Numerous things can cause a levee to fail, say experts: The wrong material may have been used, a channel could have been created by a rotting log, or the foundation may fail due to unstable ground. Even putting sandbags atop a levee to increase its height – as dozens of riverside communities are doing this week – can weaken a levee, as people and bags add strain and create weak spots. Once a levee has been overtopped, breaching is fairly common, as the rushing water washes away the backside.
"There will be a lot of repairs required as a result of this," says Gerry Galloway, a retired brigadier general with the US Army and an engineering professor at the University of Maryland, who led a widely acclaimed study of the 1993 floods. "The challenge is to get the levees back before the next flood season."
In the aftermath of the 1993 floods, the Corps repaired 23 miles worth of levee breaks, says Ron Fournier, a spokesperson for the Corp's Rock Island District. But the levees remain pretty much the same. "It's repaired, but it's not a systemic system that manages flood control, it's a patchwork of different systems," he says, noting that significantly improving the system could be costly.
Several lessons and recommendations emerged from the 1993 floods, but few have been acted upon, says Mr. Galloway.
One of the key lessons: that the loose amalgam of federal and non-federal levees wasn't sufficiently monitored or maintained. No one knows how many levees exist or what their condition is, and most are turned over to local communities after being built.
Galloway recommended that the government develop an inventory and inspection system for levees similar to the one it created for dams in the 1970s. Congress finally agreed after Katrina to start such a program, but lawmakers have yet to appropriate sufficient money, Galloway says.
"We also indicated that critical infrastructure" – hospitals, nursing homes, fire and police departments – "was not supposed to be in the flood plain," says Galloway. "But we've continuously ignored that."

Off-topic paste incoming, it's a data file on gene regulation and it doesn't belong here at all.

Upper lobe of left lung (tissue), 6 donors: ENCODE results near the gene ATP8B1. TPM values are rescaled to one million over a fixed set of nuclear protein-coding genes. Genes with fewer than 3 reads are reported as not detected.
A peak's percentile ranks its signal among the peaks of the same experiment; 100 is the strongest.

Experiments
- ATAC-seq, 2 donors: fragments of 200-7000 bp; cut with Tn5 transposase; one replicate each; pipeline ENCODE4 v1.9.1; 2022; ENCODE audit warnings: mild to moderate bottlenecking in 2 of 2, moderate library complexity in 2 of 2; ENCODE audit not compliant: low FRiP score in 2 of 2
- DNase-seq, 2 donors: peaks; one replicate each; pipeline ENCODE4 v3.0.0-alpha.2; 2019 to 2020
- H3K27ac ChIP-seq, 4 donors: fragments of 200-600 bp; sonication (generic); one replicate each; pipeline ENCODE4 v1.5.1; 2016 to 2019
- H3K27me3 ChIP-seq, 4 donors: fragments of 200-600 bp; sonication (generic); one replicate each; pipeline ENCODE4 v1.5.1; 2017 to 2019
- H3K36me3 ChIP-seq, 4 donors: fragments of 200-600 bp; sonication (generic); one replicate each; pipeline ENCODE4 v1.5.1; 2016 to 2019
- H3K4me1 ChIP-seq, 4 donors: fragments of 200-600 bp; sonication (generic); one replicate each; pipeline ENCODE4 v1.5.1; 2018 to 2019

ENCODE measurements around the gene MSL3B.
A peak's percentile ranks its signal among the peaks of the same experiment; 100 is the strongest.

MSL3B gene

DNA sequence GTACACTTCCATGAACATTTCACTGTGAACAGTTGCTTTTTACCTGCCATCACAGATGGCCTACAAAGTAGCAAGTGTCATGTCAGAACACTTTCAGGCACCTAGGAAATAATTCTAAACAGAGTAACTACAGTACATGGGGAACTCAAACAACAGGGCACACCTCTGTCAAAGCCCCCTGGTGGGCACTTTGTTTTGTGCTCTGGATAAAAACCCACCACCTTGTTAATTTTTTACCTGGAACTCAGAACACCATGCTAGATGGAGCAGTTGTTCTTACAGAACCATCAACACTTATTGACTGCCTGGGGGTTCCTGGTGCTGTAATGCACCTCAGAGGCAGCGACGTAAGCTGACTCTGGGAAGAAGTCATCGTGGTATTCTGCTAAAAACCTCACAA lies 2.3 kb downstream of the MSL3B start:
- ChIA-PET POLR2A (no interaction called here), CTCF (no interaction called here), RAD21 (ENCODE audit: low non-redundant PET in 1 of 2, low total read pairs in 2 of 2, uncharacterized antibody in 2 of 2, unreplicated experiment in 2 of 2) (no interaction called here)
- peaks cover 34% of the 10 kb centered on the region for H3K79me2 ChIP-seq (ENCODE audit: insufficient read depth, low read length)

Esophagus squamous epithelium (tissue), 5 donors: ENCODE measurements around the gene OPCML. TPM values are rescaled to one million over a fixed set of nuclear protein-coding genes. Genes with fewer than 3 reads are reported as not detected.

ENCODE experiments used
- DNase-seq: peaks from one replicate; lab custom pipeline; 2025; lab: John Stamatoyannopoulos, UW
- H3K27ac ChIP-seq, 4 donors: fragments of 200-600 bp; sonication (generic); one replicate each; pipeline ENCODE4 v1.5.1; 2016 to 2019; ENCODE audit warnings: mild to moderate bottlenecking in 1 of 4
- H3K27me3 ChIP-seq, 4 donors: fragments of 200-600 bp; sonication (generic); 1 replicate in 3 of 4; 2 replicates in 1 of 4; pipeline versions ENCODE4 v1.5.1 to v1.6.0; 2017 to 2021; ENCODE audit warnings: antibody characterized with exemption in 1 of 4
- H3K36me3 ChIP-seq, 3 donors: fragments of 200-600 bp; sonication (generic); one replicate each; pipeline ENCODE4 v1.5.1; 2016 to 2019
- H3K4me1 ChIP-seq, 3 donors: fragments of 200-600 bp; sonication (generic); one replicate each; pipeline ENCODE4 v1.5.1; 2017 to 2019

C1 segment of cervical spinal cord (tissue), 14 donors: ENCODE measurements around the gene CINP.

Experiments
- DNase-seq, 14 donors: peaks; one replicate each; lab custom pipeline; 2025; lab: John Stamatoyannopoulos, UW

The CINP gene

One community did decide to move the entire town to higher ground after the 1993 floods. This week, residents of Valmeyer, Ill., are looking down at the raging river from the bluffs they now sit atop, instead of from the plain where their town was largely washed away 15 years ago.
Such an approach is what a some advocates would like to see more of. Any structural system like levees is always going to be inadequate, say some environmentalists and engineers, and it interferes with the river's natural ability to deal with flooding by overflowing into wetlands and floodplains.
"This type of structural work creates a false sense of security for those relying on it to protect them from these waters," says Erich Pica, director of domestic programs for Friends of the Earth, an environmental group that wants federal money used to help move people out of the 100-year flood plain and advocates denying insurance for those who insist on living there.
"We need to face the reality that these floods are going to occur, and maybe the best solution is to move out of the way instead of trying to contain Mother Nature," he says.